The Pitch: As recalled in Daphne du Mauier’s famed 1938 Gothic novel of the same name, our narrator and young, nameless lady’s companion (Lily James) meets, falls in love with, and marries a wealthy, older Englishman and widower, Maxim de Winter (Armie Hammer), while on holiday in Monte Carlo and returns with him to his lavish Cornish estate, Manderley. She soon begins to notice the long, profound shadow her husband’s recently dead wife, Rebecca, hauntingly casts over Maxim; family and acquaintances; household servants, including cold, austere housekeeper Mrs. Danvers (Kristin Scott Thomas); and even the animals. As the second Mrs. de Winter grows increasingly frustrated with the strange power her predecessor possesses, even from beyond a watery grave, she slowly begins to learn the truth about Rebecca, her demise, and several other secrets kept within the aging walls of Manderley.
Déjà Vu: Here’s the rub. Rebecca has been done before and done masterfully. That usually spells doom for a remake. After all, who wants to watch an inferior stab at source material when Old Hollywood masters Alfred Hitchcock, Laurence Olivier, and Joan Fontaine created the definitive version 80 years ago? But like any masterpiece, there’s still enough thrill and tension to be found each time around in this ghostless ghost story if executed well. Unfortunately, director Ben Wheatley and his crew never quite find sure footing around the grounds of Manderley. Rebecca is a tale of secrecy, jealousy, and insecurities revealed in dribs and drabs where nothing is quite as it seems (a perfect first Hollywood project for Hitchcock, in retrospect). While Wheatley’s take finds that pacing well enough for most of the film, it too often disappoints when the payoffs come and winds up making some boring choices. More on that in a moment.
Rebecca’s Retinue: The towering Hammer (and his disappearing accent) proves the weak link in a cast that’s been largely whittled down to the story’s essential characters. He pulls off a hunk in a mustard suit far better than an aloof and tormented widower. Olivier casts as long a shadow as Rebecca, but it feels like the script goes through painful attempts just to convince us that this Maxim indeed shoulders a troubling secret. On the other hand, and more importantly, we believe James’ tantrums and tears as her character feels more and more overwhelmed and crushed by Rebecca’s enduring memory. Of course, any version of Rebecca will hinge upon how well the part of Mrs. Danvers is handled. Scott Thomas doesn’t disappoint here. As the sinister head housekeeper of Manderley — plain-clothed, hair and skin pulled back tight, and eyes blue and icy — her Danvers elicits a slight chill each time she enters a room. As it should be.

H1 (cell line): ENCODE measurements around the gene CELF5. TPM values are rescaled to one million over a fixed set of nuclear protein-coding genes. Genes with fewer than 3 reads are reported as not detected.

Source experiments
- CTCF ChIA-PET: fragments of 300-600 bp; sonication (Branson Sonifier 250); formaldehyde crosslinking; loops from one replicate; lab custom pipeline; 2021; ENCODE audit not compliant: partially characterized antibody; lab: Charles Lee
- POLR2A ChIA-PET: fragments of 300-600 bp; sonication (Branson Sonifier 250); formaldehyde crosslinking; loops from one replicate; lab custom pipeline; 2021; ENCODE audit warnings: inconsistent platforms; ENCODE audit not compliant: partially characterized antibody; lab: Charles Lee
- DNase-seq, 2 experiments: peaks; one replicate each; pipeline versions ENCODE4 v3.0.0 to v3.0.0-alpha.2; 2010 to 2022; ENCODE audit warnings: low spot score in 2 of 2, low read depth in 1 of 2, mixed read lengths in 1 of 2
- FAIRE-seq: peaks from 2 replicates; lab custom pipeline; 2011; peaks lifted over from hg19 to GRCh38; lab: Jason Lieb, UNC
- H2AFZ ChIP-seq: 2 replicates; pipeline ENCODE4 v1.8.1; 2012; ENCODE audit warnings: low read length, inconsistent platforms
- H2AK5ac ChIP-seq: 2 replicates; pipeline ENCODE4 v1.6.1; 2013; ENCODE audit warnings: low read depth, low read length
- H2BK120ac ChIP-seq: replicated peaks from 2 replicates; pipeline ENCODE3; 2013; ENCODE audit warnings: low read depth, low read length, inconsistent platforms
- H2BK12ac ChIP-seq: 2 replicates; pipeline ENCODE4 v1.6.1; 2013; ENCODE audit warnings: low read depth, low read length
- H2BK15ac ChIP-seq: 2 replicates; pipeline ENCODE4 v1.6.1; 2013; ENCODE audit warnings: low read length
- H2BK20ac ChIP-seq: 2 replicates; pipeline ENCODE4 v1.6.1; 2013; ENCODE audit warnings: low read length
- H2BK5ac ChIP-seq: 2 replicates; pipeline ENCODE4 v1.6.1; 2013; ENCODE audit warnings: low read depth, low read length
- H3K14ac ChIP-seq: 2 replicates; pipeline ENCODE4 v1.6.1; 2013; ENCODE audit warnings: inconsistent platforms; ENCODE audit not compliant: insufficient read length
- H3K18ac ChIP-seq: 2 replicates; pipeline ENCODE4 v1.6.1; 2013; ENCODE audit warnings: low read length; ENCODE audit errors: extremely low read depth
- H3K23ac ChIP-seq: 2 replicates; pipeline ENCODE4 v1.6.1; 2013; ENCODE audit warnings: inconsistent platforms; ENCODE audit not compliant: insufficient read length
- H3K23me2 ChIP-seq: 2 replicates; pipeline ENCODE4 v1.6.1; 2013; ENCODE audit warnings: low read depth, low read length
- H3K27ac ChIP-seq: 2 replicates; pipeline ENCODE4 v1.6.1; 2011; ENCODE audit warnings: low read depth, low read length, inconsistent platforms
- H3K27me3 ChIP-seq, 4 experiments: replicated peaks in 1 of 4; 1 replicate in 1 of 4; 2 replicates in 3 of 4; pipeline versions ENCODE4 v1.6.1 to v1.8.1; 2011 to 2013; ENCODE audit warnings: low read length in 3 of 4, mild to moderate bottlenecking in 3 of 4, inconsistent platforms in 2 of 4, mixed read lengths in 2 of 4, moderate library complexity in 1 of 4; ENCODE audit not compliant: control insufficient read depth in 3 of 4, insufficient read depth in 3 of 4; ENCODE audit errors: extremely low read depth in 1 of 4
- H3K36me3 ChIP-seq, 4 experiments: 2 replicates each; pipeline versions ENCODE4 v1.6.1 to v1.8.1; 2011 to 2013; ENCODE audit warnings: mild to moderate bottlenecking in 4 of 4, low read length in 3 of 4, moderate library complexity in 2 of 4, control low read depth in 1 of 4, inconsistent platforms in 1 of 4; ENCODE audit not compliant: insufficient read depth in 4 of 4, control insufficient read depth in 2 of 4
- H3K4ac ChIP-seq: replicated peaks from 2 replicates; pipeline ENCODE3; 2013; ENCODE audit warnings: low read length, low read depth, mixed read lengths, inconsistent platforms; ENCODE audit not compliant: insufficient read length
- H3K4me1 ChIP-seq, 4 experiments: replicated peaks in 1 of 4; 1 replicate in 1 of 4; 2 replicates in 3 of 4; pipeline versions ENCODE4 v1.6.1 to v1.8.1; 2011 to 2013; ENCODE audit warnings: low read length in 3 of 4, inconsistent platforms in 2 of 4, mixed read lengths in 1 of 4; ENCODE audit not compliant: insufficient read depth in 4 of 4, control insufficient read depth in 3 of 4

Manderley Renovations: The film looks beautiful. The vibrancy of bright Monte Carlo juxtaposed with the gloomy greens and drab corridors of Manderley make the locations themselves characters in a way they never quite could be in black and white. Bon Jovi would surely approve of Rebecca’s cause of death returning to a shot through the heart (as in the novel) rather than an accidental blow to the head (as in Hitchcock’s). Still, other story choices make less sense. In the Monte Carlo setting, we see a huge deal made by all about the narrator’s poor station in life, but the scandal of her marrying a wealthy widower never really plays out to any meaningful effect once at Manderley. And while it might be a progressive step to see the second Mrs. de Winter — who, we recall, doesn’t even warrant a name of her own — take a more active role than in past versions in protecting her husband from prison and humiliation, it’s hard to believe such an overwhelmed and passive, young woman would suddenly find that type of agency. It makes for a finish that doesn’t quite match its build.
Riches and Rags: Rebecca is a psychologically rich story with so much to pick at and probe. That means decisions need to be made on where to focus, and Wheatley bats about .500 in that respect. Arguably the film’s best sequence follows the orchestrated debacle at the ball and the narrator’s emotional breakdown, which leads to Mrs. Danvers nearly ridding herself of her beloved Rebecca’s competition once and for all. At that point, Rebecca has so haunted the thoughts of her successor that the image of her tattered corpse floating to the surface of the sea actually feels earned. In other instances, it feels like Wheatley misses opportunities. The pivotal boathouse scene in which Maxim comes clean feels clumsy and rushed, and we barely scratch the surface of the peculiar nature behind the relationship between Mrs. Danvers and Rebecca. That’s an area future filmmakers might do well to delve into.
Rebecca 2.0: Most will be visiting Manderley and meeting Rebecca de Winter for the first time when they scroll across this remake on Netflix. That’s fine. It’s a beautiful-looking film that may pale in comparison to its Oscar-winning ancestor but still offers enough thrills to make it worth viewing. Part of the value of remakes is that they update old material in a way that modern audiences can access and appreciate. While I’d hope that the publicity around this film would make viewers curious about the Hitchcock adaptation or even du Mauier’s novel, the reality is that a modern update will both keep this chilling, psychological thriller alive and possibly inspire a future filmmaker to one day take the story of Rebecca, Manderley, and all living under her spell there to new cinematic heights.
Where’s It Streaming? Rebecca will be haunting limited theaters in the United States starting October 16th. It will also be available to stream on Netflix beginning October 21st.